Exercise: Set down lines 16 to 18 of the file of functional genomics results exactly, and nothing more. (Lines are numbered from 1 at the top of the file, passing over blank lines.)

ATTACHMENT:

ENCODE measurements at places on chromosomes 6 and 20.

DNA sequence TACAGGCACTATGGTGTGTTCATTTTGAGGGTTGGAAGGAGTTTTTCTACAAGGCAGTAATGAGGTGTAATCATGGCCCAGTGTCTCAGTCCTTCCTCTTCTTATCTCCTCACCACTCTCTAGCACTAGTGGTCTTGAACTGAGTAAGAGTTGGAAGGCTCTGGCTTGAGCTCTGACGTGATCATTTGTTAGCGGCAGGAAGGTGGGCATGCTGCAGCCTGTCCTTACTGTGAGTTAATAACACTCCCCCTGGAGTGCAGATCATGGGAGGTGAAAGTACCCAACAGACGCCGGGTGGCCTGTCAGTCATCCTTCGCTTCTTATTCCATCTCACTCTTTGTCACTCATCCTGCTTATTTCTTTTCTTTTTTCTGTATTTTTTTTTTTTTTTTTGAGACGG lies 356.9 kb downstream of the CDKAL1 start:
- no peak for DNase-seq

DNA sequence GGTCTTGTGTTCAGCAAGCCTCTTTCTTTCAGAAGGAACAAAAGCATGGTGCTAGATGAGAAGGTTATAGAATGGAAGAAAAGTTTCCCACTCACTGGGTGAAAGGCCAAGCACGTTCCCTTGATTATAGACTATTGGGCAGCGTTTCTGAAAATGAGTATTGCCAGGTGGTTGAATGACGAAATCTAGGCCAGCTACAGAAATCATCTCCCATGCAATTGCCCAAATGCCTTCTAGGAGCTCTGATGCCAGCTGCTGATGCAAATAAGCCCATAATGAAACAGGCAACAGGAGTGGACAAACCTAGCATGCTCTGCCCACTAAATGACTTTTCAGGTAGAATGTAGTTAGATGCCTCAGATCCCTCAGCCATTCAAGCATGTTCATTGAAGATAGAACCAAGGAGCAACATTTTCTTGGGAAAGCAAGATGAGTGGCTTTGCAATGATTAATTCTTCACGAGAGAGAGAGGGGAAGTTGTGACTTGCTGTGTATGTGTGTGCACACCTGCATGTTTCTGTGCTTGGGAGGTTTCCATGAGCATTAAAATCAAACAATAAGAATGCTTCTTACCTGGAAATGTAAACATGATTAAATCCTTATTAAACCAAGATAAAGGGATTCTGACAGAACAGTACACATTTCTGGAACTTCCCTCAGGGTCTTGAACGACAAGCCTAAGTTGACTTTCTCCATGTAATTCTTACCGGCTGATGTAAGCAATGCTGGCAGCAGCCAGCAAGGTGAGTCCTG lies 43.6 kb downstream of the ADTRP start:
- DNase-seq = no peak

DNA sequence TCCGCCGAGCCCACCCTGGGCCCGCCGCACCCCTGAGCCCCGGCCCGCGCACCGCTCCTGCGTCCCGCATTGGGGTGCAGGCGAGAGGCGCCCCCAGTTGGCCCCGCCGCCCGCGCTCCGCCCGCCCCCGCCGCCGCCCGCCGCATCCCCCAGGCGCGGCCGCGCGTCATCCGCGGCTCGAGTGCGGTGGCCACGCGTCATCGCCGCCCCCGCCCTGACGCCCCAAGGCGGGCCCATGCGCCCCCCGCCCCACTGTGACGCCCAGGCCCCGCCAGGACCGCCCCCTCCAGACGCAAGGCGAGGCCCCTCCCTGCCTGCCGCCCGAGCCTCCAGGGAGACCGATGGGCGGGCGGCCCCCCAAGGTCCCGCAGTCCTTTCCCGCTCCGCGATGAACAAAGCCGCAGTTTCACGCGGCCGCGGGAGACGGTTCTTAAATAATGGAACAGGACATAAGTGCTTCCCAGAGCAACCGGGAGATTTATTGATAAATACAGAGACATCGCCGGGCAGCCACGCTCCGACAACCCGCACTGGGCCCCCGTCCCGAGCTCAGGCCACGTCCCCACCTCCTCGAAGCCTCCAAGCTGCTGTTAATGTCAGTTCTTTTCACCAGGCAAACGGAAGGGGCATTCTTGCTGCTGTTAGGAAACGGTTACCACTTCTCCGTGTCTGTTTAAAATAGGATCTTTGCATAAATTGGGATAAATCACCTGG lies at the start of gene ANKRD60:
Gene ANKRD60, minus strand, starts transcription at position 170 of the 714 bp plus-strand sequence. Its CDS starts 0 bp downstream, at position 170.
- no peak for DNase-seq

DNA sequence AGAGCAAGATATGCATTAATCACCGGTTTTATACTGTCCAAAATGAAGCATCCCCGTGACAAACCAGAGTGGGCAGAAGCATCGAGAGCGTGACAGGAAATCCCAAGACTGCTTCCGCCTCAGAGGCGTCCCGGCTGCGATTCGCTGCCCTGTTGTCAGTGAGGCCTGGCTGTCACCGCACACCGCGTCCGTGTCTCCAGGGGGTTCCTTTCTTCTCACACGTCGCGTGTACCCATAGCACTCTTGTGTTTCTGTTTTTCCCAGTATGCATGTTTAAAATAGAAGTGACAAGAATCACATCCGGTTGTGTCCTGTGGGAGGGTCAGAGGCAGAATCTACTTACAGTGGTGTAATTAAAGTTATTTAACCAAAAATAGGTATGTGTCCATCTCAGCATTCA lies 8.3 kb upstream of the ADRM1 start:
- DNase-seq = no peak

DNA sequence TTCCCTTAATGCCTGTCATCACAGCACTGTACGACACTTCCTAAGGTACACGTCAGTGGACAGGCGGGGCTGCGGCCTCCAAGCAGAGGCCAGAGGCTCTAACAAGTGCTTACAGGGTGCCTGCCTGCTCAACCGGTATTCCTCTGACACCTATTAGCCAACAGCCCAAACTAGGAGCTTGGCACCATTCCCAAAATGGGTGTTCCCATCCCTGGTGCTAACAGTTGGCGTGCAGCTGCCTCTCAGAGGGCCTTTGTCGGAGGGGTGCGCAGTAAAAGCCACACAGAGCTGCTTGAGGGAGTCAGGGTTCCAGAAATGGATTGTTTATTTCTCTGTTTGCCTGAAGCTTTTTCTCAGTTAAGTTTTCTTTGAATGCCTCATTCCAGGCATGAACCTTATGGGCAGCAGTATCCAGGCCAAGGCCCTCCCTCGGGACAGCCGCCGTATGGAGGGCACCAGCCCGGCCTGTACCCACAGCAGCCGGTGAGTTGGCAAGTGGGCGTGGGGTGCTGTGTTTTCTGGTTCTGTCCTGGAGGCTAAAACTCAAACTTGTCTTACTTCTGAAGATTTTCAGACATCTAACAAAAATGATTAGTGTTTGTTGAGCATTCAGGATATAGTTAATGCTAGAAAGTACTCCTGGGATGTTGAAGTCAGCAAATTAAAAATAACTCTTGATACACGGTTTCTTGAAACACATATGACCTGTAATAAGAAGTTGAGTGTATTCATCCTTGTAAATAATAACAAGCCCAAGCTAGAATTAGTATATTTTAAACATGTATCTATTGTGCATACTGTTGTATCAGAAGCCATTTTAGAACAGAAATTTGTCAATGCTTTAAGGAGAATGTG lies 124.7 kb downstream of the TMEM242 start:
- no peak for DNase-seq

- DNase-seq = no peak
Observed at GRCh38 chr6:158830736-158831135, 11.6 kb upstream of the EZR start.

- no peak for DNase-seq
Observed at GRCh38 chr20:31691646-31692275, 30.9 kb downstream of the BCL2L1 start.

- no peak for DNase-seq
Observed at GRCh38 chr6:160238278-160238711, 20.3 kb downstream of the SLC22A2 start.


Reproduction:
Observed at GRCh38 chr20:31691646-31692275, 30.9 kb downstream of the BCL2L1 start.

- no peak for DNase-seq
Observed at GRCh38 chr6:160238278-160238711, 20.3 kb downstream of the SLC22A2 start.